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Violence and Mental Illness, The Ultimate Scapegoat

Violence and Mental Illness, The Ultimate Scapegoat
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A link to the past.

In a recent article about the Fort Hood Shooting on cnn.com, they reported that the shooter had psychiatric issues, and that he had a long history of depression and anxiety. Another article found on yahoo.com talks about the soldier having post-traumatic stress disorder (PTSD). These are just a few examples from a number of articles that seem to focus on his mental illness, suggesting it was the reason behind what he did.

There have been a number of people, however, who have chosen to speak out against linking PTSD to the tragic shootings in Fort Hood. “There’s a misconception with PTSD that a symptom is anger and violence,” said Dr. Harry Croft, a San Antonio-based psychiatrist and author of the PTSD help book I Always Sit With My Back To The Wall. “The stigma associated with PTSD is tragically worsened with events like this,” Croft said. (rawstory.com)

They worry, and rightly so, that it could negatively affect other vets who are also being treated for PTSD. They are concerned it could create an atmosphere of fear. Is this a valid concern? Our society’s perception of mental illness would suggest there is.

Exaggerated Perceptions.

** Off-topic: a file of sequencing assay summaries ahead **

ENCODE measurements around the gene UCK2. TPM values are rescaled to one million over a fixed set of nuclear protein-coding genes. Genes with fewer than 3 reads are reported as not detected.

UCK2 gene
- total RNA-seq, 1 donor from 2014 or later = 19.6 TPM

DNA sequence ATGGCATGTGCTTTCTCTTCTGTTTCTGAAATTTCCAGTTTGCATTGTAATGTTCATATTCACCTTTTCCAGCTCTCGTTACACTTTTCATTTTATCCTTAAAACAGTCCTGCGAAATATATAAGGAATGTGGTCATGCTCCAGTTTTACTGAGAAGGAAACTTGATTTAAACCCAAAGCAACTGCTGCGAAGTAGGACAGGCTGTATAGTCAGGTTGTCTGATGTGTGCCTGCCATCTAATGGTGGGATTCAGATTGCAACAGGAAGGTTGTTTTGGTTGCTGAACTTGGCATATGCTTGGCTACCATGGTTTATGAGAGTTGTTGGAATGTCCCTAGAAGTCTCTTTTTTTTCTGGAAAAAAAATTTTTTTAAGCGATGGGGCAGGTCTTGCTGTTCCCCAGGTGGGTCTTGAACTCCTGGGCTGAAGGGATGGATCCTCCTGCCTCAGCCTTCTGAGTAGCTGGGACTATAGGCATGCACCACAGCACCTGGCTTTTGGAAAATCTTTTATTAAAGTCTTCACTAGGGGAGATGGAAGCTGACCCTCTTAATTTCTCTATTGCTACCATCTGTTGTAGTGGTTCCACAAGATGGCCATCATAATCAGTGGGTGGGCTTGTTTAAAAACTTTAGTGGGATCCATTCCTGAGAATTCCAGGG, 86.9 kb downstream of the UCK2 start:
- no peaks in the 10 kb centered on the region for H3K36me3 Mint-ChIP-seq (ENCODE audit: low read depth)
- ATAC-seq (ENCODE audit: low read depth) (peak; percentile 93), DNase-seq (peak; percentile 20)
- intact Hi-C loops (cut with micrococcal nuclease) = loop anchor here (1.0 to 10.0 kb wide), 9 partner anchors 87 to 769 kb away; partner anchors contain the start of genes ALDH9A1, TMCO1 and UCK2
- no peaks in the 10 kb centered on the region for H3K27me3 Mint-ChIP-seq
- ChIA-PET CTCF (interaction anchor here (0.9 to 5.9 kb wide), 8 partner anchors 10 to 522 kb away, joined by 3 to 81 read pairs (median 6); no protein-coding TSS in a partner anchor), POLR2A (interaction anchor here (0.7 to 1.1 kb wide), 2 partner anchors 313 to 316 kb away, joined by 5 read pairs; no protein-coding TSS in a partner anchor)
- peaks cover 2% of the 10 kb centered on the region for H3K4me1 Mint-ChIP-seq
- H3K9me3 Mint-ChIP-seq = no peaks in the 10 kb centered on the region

If you take a look at any number of articles, news stories, or movie plots over the years, you’ll start to see a common theme: mental illness and violence. These two have been linked for a very long time, but what if I told you the link isn’t as strong as we are led to believe? Would you be able to accept it? When we are presented with news, or movies, that emphasizes the mental illness as the reason behind the violence, it should be no surprise that people can’t help but perpetuate the idea.

As I have already alluded to, the reality is quite different. Only a very small fraction of those that suffer from mental illness are violent. Statistically speaking, there are studies that have shown that a person with a severe psychiatric disorder, who is taking their medication, are no more dangerous than any other person in our society.

The reason we hear about the violence, is because that is what draws our attention--that is what drives ratings. You are less likely to hear about someone who overcame their struggles with a mental disorder and lives a healthy and normal life.

News worth reporting?

News reports rarely, if ever, touch on the fact that there are other possible factors behind the actions of the person who committed these kind of tragedies. Effectively, we’ve made mental illness a scapegoat--and a dangerous one at that. It is an easy pill for the public to swallow, since mental illnesses can be scary-- especially since we do not always understand them fully. The idea that it could happen to anyone, that none of us are immune, is a frightening thought.

 

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